Eboo Patel is the founder and executive director of the Interfaith Youth Core, an international nonprofit that is building an interfaith youth movement. He is an American Muslim of Indian descent. His first book Acts of Faith: The Story of an American Muslim, the Struggle for the Soul of a Generation (2007) is a fascinating and timely memoir about his calling to educate a new generation to the values of religious tolerance and service to all humanity.

In this profound and prophetic book, Patel identifies the hard work that must be done to shore up, strengthen, and extend religious pluralism in America. In the introduction, he quotes Alexis de Tocqueville, a nineteenth century visitor to the nation:

"The greatness of America lies not in being more enlightened than any other nation, but rather in her ability to repair her faults."

It's up to today's generations, writes Patel, to make sure that observation is still true. American pluralism is under attack, and religious and spiritual people must take on the responsibility of protecting and repairing it.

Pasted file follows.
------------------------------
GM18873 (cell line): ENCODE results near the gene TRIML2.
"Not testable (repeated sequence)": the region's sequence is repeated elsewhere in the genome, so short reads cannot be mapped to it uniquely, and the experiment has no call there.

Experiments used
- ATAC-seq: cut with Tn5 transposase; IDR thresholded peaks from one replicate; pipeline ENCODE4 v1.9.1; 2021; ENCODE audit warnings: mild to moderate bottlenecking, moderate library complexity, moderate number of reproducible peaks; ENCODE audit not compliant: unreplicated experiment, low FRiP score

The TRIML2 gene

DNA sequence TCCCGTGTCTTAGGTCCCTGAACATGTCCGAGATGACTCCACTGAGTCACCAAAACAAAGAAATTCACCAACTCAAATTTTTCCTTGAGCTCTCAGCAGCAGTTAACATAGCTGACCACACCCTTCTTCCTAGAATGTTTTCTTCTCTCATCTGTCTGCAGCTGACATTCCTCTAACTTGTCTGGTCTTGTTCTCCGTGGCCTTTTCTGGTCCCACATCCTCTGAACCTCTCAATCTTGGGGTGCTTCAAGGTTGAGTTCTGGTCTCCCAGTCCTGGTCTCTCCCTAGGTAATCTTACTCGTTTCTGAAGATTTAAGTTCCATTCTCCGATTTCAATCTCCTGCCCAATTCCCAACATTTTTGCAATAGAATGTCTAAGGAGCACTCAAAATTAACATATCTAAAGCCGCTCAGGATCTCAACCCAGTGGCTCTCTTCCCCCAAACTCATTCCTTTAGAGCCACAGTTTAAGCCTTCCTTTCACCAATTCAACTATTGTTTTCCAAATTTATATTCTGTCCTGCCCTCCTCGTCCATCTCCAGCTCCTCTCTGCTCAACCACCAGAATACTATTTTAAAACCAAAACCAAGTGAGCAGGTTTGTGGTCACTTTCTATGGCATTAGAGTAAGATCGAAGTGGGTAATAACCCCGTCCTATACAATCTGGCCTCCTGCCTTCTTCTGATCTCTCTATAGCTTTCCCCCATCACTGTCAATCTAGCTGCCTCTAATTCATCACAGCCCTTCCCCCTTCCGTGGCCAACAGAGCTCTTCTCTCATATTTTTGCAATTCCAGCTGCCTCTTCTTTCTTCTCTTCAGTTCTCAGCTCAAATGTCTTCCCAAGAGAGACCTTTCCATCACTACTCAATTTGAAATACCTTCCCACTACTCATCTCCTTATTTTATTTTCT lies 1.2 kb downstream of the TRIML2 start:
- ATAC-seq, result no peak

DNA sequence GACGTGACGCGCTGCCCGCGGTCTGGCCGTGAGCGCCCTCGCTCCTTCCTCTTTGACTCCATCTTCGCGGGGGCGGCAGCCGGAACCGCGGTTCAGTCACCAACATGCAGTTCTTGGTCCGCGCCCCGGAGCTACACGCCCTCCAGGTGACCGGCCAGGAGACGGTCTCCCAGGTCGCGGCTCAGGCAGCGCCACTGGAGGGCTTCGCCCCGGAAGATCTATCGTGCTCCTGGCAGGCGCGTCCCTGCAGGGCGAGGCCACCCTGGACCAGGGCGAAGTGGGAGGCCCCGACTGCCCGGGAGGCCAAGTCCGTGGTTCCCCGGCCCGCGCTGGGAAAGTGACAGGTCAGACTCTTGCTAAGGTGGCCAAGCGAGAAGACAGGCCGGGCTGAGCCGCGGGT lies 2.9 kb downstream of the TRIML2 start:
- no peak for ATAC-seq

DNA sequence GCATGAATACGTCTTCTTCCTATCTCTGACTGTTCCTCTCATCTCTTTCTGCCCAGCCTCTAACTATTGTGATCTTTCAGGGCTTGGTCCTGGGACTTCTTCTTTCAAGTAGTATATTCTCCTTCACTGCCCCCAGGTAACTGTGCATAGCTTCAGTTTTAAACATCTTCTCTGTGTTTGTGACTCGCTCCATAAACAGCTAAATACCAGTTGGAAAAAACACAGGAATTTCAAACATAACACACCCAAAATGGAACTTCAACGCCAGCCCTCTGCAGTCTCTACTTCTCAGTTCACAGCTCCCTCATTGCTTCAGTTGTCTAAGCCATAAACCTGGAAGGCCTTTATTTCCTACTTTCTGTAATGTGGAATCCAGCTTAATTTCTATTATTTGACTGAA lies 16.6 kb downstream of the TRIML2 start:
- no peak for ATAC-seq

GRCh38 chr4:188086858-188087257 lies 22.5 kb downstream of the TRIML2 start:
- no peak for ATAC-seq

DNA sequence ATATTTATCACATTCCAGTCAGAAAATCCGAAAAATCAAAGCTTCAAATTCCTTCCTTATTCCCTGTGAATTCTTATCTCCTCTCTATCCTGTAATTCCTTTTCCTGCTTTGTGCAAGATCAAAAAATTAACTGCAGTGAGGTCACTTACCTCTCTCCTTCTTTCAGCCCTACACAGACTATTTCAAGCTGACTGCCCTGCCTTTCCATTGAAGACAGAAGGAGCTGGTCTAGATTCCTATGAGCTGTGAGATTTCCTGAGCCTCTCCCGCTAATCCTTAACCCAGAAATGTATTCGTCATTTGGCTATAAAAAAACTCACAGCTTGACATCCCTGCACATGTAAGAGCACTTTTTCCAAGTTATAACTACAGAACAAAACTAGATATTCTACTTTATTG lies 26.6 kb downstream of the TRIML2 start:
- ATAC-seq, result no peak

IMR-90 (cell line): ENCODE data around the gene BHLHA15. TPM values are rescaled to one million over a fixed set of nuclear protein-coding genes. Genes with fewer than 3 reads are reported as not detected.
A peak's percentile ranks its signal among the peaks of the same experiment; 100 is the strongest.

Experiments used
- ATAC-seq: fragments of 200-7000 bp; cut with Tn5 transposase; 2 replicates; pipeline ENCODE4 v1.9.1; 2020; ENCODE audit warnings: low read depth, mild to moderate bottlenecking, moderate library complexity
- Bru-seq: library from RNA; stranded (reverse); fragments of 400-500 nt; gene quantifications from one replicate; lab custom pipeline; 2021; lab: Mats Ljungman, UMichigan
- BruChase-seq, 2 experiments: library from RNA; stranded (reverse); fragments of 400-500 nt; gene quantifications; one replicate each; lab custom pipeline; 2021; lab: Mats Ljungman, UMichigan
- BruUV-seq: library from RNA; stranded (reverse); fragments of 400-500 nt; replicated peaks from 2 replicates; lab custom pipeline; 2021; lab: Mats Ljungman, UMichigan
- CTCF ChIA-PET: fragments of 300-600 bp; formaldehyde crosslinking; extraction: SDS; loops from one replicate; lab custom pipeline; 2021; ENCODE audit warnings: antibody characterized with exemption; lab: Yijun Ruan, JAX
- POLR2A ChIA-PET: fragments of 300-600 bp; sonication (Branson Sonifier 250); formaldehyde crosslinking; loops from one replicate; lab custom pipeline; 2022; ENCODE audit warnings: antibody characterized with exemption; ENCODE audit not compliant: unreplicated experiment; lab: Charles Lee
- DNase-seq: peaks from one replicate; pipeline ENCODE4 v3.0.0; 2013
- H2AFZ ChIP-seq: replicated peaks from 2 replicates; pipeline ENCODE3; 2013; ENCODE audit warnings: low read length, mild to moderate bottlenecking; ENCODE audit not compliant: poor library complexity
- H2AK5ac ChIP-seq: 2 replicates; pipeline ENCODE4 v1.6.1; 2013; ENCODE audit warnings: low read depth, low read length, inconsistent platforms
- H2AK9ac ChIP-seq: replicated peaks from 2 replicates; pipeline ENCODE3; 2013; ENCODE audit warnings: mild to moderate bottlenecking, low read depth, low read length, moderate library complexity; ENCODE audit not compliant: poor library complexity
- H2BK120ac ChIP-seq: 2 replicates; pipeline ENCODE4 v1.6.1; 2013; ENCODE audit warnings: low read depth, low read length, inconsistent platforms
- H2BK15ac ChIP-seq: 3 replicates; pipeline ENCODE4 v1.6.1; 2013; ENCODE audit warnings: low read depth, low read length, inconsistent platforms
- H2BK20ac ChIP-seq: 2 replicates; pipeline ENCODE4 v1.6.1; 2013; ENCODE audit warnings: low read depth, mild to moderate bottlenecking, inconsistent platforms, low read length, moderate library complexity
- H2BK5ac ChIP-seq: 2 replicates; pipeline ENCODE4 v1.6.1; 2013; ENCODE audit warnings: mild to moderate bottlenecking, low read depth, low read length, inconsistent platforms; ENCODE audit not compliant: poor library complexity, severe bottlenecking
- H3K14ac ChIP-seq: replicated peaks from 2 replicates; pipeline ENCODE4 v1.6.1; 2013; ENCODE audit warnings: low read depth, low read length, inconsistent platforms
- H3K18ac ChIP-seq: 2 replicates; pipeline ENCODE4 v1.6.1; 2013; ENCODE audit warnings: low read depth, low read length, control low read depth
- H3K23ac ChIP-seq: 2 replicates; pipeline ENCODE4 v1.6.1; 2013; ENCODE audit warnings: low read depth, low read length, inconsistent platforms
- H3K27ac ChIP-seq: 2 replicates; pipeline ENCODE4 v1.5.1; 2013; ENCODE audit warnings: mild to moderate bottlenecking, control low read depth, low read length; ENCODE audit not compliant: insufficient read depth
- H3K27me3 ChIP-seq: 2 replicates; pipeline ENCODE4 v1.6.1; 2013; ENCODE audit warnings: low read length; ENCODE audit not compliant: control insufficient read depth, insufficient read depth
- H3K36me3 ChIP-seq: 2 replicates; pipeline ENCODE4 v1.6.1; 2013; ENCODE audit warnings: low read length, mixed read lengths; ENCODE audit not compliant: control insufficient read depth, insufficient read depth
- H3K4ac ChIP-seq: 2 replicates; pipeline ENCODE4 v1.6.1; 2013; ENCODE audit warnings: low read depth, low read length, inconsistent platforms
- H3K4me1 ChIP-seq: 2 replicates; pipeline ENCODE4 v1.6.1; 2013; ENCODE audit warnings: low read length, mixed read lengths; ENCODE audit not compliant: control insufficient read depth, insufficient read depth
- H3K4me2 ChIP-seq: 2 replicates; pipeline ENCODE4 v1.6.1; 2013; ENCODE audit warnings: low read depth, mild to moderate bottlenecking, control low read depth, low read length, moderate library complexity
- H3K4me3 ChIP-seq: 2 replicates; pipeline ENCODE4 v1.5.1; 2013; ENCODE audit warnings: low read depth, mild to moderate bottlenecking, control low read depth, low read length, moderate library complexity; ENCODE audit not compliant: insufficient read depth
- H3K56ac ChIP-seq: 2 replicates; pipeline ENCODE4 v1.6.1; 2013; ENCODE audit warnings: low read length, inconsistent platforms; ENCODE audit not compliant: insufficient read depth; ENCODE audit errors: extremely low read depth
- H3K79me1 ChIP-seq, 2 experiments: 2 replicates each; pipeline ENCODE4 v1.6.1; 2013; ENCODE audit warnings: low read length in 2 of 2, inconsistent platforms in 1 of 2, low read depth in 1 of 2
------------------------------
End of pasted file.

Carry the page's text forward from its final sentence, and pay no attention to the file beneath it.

Patel does a fine job presenting the swift rise and spread of Islamophobia following 9/11. When Imam Feisal Abdul Rauf, a progressive Muslim, announced plans to create a Cordoba House, using the name of the Spanish medieval city where people of all religions coexisted peacefully, on a site near Ground Zero, he was immediately attacked for trying to establish a "Victory mosque" for terrorists. Speaking out in favor of this project, Patel was labeled a terrorist by those caught up in religious hatred and prejudice. It took the wise words of Shaykh Hamza Yusuf, a mentor, to help Patel calm down his anger. He decided to intensify his interfaith outreach programs as his solid contribution to religious pluralism.

The author has been gratified to see a more positive attitude by Evangelicals towards Muslims and hopes that this change in perspective can lead to more cooperative ventures. Patel reflects on his experiences of raising children in a religiously diverse world and then goes on to discuss interfaith leadership in colleges and seminaries. This bridge-building work is designed to deepen and enrich religious diversity and to bring fruition to the ideal expressed by Christian theologian Cantwell Smith:

"The problem is for us all to learn to live together with our seriously different traditions not only in peace but in some sort of mutual trust and mutual loyalty."

Sacred Ground concludes with an affirmative afterword by Martin E. Marty.